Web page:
Rep. Kennedy: Psychiatrists Have Key Role in Health Reform

Rep. Kennedy: Psychiatrists Have Key Role in Health Reform
Rep. Kennedy: Psychiatrists Have Key Role in Health Reform

TORONTO — Mental health providers are a key part in fixing the broken United States health care system, according to former U.S. Rep. Patrick J. Kennedy, who accepted the American Psychiatric Association (APA) Patient Advocacy Award at the American Psychiatric Association Annual Meeting

“Psychiatrists ought to be excited,” said Kennedy. “You're the answer to the challenge that ails the health care system as it exists now.”

Kennedy spent 16 years in the House of Representatives and was the lead sponsor of the Mental Health Parity and Addiction Equity Act of 2008, which provides mental health care to tens of millions of Americans who were previously denied care. He is also the founder of the Kennedy Forum on Community Mental Health and the co-founder of One Mind, a national coalition seeking new treatments for psychiatric diseases.

“No other specialty in medicine — no other general practitioner out there can safely call themselves a health care provider and not understand the basic elements of how to identify and help get treatment for those who have mental illness and addiction,” said Kennedy.

With the passing of the Patient Protection and Affordable Care Act (ACA) in 2010, health care reimbursements are now based on how people are doing in their "real" lives, according to Kennedy. “So, what's going to make the biggest difference in reducing hypertension, cardiovascular disease, and diabetes? Mental health.”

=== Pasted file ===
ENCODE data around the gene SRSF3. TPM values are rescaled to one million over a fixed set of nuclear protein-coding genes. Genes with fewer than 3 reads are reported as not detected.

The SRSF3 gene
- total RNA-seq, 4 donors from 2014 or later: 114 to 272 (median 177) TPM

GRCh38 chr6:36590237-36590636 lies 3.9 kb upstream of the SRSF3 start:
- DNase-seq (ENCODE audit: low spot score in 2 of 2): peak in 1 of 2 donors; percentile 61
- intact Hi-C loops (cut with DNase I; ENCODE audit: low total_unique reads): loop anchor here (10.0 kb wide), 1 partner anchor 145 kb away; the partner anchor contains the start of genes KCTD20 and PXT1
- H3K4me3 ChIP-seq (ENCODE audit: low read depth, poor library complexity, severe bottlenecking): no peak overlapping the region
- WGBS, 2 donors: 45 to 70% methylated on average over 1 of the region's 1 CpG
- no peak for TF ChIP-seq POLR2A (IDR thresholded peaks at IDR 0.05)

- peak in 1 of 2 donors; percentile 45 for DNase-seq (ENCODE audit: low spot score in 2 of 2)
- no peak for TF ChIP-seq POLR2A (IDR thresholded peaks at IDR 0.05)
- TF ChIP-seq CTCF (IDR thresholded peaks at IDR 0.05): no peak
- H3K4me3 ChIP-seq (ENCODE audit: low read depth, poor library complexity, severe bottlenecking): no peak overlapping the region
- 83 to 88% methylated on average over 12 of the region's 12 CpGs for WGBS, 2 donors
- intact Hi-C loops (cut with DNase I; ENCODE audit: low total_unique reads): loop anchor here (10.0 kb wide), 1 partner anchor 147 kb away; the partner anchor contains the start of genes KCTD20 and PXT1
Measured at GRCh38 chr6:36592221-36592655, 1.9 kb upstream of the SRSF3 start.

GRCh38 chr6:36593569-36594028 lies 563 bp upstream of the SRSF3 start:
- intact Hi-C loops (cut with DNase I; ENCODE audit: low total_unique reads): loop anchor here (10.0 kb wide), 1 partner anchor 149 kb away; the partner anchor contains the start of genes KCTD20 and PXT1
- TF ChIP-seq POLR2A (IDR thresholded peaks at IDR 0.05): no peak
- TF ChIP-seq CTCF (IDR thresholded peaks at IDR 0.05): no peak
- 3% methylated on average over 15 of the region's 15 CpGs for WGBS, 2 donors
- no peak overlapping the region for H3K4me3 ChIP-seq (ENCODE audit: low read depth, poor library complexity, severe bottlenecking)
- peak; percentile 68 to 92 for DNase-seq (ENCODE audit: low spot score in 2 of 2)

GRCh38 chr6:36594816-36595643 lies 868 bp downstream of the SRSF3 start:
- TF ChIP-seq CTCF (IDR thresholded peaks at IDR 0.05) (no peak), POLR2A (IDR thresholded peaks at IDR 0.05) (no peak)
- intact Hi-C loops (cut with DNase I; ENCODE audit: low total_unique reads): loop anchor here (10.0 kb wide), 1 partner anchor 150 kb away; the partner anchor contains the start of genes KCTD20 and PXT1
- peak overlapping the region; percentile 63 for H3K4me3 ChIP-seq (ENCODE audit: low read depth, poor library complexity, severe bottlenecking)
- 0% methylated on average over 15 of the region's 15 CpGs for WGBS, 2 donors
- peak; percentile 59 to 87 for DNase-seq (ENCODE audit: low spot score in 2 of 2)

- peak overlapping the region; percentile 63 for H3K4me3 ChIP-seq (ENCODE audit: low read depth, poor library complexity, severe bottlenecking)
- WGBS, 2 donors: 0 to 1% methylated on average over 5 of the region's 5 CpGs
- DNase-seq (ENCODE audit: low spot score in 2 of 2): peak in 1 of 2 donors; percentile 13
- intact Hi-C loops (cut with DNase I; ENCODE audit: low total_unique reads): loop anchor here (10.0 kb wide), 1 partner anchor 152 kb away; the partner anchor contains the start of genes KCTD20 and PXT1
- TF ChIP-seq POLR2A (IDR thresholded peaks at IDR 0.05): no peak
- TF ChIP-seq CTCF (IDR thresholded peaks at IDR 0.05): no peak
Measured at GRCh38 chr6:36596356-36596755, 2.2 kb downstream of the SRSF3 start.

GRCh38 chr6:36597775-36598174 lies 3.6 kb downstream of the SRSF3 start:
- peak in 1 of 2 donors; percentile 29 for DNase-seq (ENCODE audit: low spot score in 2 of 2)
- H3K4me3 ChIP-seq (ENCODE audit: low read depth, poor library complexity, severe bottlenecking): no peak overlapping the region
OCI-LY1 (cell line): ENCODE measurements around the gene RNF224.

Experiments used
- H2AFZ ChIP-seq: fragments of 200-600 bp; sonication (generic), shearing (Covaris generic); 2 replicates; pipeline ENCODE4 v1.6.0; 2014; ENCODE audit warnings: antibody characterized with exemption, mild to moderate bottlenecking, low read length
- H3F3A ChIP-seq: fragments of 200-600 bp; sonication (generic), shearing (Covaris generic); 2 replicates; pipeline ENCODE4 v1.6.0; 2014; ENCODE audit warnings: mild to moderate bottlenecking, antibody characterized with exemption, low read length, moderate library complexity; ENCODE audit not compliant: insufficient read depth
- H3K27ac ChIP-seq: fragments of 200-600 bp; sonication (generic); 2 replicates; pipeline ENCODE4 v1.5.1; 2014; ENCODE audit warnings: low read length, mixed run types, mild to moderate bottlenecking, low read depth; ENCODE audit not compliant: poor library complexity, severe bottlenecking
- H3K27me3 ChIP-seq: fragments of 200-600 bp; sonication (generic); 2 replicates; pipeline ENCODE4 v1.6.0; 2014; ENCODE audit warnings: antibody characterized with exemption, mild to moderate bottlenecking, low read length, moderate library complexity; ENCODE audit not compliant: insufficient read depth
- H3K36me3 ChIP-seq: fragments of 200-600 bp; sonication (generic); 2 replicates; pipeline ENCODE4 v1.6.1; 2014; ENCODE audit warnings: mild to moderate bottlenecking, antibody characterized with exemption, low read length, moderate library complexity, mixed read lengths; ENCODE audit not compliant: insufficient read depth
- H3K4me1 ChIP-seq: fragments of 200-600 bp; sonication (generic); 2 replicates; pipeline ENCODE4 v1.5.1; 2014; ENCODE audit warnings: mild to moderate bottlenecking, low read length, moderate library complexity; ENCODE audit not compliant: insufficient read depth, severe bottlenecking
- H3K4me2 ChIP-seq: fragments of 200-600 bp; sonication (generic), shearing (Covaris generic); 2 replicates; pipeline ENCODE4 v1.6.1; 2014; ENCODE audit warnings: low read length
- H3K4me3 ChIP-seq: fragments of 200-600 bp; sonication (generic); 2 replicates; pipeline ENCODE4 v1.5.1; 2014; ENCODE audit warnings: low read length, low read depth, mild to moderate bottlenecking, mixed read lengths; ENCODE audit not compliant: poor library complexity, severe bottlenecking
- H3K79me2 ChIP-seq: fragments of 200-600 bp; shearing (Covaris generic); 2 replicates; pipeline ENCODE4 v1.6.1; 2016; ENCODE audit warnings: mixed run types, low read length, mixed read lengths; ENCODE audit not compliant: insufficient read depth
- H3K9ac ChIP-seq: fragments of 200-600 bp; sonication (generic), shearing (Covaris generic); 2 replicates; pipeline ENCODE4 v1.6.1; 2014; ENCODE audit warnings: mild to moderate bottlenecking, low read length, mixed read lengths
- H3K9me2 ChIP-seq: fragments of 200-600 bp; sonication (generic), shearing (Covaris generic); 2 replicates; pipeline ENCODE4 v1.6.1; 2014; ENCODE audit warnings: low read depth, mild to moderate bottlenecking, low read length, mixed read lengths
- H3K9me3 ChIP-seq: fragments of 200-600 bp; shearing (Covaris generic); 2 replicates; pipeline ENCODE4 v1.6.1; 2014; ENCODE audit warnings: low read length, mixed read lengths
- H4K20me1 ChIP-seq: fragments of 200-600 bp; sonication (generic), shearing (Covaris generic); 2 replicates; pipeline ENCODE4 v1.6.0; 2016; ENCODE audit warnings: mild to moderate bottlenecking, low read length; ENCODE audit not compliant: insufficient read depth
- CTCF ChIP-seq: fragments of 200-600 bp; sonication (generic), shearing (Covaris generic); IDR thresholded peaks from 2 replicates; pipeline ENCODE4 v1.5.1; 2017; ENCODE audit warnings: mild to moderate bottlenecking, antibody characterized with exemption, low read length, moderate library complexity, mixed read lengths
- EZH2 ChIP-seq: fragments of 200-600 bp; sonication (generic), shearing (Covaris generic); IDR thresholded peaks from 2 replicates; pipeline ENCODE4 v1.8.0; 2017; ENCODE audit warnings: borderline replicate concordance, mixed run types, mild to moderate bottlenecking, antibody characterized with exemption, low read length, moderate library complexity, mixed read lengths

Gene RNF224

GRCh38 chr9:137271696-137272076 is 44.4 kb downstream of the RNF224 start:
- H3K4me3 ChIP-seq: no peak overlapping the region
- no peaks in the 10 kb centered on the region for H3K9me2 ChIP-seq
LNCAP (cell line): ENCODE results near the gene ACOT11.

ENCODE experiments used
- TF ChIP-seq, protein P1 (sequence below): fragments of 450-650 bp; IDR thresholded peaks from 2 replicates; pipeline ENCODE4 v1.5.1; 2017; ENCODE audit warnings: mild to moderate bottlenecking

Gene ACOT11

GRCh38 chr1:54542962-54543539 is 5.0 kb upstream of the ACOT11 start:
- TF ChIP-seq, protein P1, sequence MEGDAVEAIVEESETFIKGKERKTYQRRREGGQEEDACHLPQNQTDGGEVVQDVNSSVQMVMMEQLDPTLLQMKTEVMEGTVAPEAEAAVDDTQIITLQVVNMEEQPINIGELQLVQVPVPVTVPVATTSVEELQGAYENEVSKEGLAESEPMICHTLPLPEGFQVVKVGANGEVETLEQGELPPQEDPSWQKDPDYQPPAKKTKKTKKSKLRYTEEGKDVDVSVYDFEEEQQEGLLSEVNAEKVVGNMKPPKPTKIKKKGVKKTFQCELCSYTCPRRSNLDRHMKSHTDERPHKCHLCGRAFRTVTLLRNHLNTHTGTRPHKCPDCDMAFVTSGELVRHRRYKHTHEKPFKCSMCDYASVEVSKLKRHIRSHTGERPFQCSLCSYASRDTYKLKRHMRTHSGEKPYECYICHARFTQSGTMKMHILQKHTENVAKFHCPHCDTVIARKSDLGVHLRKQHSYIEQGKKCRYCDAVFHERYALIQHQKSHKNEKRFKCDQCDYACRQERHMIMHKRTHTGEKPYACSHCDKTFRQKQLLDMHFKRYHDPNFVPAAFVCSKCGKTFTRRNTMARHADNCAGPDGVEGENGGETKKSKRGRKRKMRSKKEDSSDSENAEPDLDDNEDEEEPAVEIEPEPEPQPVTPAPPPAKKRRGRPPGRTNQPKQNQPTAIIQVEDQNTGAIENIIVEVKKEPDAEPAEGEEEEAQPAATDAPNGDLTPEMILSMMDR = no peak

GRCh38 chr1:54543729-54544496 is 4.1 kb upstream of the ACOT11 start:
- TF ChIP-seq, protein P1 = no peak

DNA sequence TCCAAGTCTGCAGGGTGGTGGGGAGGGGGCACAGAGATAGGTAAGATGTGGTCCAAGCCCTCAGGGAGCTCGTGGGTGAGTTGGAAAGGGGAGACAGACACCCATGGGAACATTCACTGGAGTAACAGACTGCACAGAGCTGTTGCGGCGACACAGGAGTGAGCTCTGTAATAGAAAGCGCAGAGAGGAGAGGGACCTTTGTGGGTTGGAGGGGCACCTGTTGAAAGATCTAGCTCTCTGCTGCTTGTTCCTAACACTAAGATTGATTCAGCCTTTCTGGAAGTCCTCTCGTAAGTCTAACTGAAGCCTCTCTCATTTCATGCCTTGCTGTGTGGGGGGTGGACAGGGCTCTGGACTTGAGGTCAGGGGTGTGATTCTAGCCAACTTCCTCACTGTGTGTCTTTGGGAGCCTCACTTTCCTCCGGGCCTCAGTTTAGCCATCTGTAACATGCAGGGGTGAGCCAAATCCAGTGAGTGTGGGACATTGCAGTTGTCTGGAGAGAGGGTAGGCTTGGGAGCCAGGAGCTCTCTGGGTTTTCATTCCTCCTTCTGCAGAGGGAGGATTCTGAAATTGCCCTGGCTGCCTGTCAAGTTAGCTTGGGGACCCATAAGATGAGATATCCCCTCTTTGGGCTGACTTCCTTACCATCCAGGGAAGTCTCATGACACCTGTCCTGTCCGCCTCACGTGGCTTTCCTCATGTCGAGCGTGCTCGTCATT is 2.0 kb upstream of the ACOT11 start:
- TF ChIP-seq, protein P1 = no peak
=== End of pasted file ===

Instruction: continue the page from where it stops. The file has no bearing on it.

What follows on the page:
Kennedy went on to explain how politics, not public support, passed the Mental Health Parity Act. “No one wanted to be associated with mental health or addiction,” admitted Kennedy. Policy makers were afraid of increased media scrutiny over claims of mental illness — whether they admitted to mental illness and addiction or not.

Despite the politics that, ultimately, helped pass the Mental Health Parity Act, Kennedy expressed gratefulness over the timing of the bill's passing. “It was fortuitous that the parity bill was passed in 2008 and the ACA in 2010,” explained Kennedy. “As you recall, we had the public option negotiated away because all we had to win health care for all by any means. If parity had been part of the bill, I guarantee it would have been negotiated away.”

A critical issue that needs to be addressed is a lack of knowledge and information surrounding mental health and addiction care, and how to integrate it into the overall health care system. “These are concepts that are foreign to our health care system in terms of how to understand them,” said Kennedy. “Yet, we are in a world that is going to measure the effectiveness of health care in how they are doing in their real lives.”

Psychiatrists have a crucial role in addressing the barriers to mental health and addiction care for all patients. “Not only are you expert clinicians in mental health and addiction treatment, you are leaders in the house of medicine on these issues,” Kennedy told members of the APA.

“You need to take seriously the responsibility [you] have to change the system not only for the benefit of your own patients, but the benefit of this country.”

Reference

Kennedy PJ. The Open Warmth of Community Concern and Capability: Achieving President Kennedy's Vision.” Presented at: APA 2015. May 16-20, 2015; Toronto, Canada.

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